Experimental transformation of muscle fiber properties in lobster

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Science  15 Sep 1978:
Vol. 201, Issue 4360, pp. 1037-1039
DOI: 10.1126/science.684425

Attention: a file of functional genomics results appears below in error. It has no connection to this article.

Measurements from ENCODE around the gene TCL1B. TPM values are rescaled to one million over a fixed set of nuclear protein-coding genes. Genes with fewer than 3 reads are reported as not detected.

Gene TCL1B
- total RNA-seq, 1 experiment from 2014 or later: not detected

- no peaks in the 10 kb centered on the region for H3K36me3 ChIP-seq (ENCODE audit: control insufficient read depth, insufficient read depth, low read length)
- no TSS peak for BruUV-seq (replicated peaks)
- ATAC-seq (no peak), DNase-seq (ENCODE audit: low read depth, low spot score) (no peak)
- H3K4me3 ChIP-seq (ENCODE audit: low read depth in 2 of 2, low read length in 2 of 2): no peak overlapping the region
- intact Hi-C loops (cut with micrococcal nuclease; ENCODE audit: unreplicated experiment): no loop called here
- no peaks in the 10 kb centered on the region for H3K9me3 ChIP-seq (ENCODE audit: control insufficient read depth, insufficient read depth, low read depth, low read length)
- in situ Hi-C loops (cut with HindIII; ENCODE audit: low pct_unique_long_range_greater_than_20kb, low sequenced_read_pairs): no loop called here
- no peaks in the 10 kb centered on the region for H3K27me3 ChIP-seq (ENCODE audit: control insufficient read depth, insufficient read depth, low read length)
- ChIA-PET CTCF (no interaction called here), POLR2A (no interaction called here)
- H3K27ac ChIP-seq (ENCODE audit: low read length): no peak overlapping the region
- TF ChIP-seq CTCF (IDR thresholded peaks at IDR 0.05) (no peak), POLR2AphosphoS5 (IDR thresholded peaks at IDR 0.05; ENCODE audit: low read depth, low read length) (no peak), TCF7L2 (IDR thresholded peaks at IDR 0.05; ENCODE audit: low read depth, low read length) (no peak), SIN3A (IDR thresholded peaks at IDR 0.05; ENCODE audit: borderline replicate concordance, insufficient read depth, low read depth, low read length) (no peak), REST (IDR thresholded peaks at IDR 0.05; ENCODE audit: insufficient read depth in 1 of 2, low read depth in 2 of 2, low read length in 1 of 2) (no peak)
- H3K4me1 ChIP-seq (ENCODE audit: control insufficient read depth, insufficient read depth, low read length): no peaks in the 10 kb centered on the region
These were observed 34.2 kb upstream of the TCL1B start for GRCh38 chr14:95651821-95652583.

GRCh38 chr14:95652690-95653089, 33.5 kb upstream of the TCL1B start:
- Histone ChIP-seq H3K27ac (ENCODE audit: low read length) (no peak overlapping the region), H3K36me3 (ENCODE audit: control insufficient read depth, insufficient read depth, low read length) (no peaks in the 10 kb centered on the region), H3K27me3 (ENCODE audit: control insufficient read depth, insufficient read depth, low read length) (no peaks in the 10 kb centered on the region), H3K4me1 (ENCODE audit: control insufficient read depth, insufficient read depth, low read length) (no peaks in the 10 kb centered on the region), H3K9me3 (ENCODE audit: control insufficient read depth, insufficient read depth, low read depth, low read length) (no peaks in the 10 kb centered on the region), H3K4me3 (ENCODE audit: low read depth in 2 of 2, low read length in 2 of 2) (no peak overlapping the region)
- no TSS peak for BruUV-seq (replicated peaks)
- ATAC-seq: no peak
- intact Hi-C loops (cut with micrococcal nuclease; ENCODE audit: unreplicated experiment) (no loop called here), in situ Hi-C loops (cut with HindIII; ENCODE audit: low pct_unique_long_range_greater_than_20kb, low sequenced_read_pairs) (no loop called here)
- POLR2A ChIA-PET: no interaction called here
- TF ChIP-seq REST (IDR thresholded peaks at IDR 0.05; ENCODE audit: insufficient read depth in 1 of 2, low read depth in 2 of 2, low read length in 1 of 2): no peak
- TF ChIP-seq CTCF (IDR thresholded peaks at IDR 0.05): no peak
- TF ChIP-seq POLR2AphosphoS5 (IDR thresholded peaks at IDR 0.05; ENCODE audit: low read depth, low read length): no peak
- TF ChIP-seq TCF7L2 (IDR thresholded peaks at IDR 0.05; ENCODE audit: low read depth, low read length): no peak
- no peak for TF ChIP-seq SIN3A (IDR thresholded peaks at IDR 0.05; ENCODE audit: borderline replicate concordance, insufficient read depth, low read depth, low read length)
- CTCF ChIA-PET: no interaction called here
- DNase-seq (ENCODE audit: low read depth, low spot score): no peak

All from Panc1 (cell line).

Like the chelipeds, the claw closer muscles of the adult lobster are asymmetric (dipmorphic). In the crusher claw the closer muscle is composed entirely of slow fibers, and in the cutter claw it has 65 to 75 percent fast fibers and 25 to 35 percent slow fibers. While claw placement in the adult is essentially random, it can be demonstrated in two ways that the muscle fiber properties are not genetically fixed: (i) if one claw is removed in the fourth and early fifth stages, the remaining closer muscle develops all slow muscle fibers, and (ii) if the animals are raised in smooth-bottomed containers, both claws can become cutter types, having closer muscles with more than 50 percent fast fibers. Thus, as in vertebrate skeletal muscle, the properties of lobster closer muscle fibers can be transformed by various experimental manipulations.